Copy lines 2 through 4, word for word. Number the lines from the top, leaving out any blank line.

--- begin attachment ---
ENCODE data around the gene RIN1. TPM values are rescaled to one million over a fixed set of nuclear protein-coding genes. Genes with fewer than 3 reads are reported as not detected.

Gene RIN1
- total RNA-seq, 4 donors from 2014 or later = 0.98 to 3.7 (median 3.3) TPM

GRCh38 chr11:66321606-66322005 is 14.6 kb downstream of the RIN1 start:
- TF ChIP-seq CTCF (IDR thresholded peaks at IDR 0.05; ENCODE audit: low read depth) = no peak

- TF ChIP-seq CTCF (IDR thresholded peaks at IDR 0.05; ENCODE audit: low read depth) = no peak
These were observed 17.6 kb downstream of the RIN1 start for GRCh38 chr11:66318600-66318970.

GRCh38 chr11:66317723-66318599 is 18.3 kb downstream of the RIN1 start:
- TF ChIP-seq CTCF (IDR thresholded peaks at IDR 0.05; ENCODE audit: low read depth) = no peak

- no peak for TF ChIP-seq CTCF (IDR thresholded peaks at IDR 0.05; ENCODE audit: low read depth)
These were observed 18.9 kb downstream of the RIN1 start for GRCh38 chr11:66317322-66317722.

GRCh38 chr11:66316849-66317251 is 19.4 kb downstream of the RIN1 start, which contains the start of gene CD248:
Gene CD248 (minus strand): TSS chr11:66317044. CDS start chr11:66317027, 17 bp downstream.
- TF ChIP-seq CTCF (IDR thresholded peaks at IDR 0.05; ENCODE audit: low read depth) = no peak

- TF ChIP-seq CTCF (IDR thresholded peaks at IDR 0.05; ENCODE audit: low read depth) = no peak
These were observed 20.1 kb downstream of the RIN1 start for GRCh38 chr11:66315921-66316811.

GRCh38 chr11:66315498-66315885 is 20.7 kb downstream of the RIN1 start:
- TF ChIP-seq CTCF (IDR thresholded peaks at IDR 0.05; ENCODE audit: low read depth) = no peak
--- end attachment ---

Gene RIN1
- total RNA-seq, 4 donors from 2014 or later = 0.98 to 3.7 (median 3.3) TPM

GRCh38 chr11:66321606-66322005 is 14.6 kb downstream of the RIN1 start: